The ability to listen and learn from one another has always been vital in parliament, in business and in most aspects of daily life. But at this particular moment in time, as national and global events continue to reiterate, it is uncommonly crucial that we forge new channels of communication and reinforce existing ones. The following article from Charlestown ACE Academy is an attempt to do just that. We would welcome your thoughts on this or any other Parliamentary Review article.
Charlestown ACE Academy
Rt Hon The Lord David Blunkett, MP
Rt Hon The Lord Eric Pickles, MP
1CHARLESTOWN ACE ACADEMY |
BEST PRACTICE REPRESENTATIVE
Headteacher Mark Clutsom
enjoying a pasty on St Piran’s Day
Children enjoying “Fly to
the Line”, our latest STEM
Charlestown Primary School, of the Atlantic Centre of
Excellence Multi-Academy Trust, had been given a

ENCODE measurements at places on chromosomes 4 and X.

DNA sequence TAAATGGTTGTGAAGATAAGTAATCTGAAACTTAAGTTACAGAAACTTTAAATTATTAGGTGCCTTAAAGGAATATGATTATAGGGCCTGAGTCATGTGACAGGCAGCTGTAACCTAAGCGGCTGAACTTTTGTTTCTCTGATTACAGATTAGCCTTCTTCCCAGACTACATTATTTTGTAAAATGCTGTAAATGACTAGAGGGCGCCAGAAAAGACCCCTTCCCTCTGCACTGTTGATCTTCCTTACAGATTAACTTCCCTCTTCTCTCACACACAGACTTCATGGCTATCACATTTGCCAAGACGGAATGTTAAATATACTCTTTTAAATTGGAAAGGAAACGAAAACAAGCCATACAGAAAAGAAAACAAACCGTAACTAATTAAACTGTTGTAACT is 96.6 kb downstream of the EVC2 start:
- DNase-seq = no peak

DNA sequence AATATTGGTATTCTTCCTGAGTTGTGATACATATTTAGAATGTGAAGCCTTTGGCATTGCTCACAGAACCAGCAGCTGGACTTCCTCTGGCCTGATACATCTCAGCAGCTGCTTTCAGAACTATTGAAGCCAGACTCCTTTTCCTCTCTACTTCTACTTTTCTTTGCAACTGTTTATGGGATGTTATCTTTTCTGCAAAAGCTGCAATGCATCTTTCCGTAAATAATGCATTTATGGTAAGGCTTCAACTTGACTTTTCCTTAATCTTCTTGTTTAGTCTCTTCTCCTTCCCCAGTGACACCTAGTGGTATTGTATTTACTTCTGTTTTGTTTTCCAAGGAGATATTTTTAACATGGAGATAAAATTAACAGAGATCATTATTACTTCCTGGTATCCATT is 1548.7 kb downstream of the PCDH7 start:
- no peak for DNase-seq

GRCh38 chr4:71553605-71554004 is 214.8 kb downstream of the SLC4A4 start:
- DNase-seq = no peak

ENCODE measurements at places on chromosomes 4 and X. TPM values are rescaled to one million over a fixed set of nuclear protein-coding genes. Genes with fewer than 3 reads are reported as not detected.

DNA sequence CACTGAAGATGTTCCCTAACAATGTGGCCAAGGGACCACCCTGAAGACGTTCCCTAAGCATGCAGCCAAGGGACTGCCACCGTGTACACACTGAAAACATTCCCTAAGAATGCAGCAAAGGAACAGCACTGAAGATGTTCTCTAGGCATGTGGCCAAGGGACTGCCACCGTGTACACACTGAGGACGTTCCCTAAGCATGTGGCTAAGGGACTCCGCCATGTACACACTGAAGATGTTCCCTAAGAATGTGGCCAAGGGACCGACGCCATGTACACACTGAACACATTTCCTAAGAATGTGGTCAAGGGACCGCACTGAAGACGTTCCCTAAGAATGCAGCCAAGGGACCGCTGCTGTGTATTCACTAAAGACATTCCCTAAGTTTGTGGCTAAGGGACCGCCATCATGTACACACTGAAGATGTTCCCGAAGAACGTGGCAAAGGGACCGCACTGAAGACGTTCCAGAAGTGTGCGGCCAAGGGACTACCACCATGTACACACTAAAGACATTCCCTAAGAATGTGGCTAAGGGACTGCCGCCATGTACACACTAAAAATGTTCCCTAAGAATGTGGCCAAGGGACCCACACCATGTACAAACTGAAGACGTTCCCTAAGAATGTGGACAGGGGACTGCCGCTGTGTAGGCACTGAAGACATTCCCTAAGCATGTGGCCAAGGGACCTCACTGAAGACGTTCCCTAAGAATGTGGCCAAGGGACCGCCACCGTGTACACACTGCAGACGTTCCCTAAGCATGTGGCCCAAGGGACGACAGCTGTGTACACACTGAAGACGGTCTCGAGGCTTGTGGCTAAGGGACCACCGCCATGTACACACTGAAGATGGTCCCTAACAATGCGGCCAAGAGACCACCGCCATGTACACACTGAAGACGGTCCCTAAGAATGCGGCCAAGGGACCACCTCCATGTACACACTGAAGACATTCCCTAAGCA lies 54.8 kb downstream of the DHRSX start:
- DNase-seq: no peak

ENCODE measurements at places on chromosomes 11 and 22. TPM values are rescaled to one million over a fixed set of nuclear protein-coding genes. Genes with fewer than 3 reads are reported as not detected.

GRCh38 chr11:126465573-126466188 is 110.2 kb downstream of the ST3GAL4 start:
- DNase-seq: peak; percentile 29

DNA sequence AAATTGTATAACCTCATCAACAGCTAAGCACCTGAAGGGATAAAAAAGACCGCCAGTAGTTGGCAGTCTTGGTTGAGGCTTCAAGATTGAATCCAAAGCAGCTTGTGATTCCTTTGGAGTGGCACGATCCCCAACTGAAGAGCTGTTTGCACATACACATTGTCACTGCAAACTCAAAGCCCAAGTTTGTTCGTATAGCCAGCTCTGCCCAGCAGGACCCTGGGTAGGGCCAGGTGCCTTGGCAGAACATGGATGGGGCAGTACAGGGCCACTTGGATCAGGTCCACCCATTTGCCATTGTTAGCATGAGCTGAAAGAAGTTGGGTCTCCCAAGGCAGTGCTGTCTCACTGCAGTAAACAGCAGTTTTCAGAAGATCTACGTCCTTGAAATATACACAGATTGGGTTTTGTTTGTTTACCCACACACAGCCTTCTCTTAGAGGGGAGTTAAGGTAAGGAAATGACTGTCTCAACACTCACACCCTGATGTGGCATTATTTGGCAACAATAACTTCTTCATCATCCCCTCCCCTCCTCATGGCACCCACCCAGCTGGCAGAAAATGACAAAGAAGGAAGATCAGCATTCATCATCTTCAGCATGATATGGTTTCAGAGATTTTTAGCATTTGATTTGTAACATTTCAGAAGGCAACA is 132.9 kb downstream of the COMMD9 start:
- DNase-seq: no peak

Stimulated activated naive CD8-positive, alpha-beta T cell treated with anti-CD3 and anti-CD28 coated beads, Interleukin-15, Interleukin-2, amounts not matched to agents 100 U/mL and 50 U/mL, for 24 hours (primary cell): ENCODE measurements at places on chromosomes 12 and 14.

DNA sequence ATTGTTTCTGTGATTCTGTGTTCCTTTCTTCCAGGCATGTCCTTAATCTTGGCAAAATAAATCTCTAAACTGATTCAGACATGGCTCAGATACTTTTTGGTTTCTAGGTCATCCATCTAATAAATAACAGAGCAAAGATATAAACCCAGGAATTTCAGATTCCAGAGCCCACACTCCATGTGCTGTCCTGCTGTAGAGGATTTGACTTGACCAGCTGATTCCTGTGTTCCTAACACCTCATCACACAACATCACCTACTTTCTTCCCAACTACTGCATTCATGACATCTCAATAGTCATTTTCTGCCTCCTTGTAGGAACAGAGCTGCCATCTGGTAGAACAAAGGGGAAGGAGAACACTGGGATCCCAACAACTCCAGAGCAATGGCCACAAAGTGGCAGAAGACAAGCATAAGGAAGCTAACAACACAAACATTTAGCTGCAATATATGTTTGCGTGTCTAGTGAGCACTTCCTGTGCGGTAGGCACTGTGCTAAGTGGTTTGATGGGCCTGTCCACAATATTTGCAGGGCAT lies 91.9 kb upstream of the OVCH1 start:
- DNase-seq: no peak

judgment of “requires improvement” by Ofsted despite
consistently being in the top 20 per cent of schools nationally
for outcomes. When Headteacher Mark Clutsom arrived at the
school in October 2016, he and his team started to turn things
around. In March 2019, Charlestown was finally awarded its
long-awaited “good” judgment; Mark tells
about the systems they put in place to achieve these
results and how he doesn’t believe good education is all about
SATs and inspections.
It was clear to all of us that we needed a more rigorous system for monitoring how
things were going. There had been one in place previously, but there was little
evidence of how this impacted improvement; the challenges of expanding from
one to two-form entry to meet the needs of a rapidly growing town had meant
that following up on monitoring had slipped.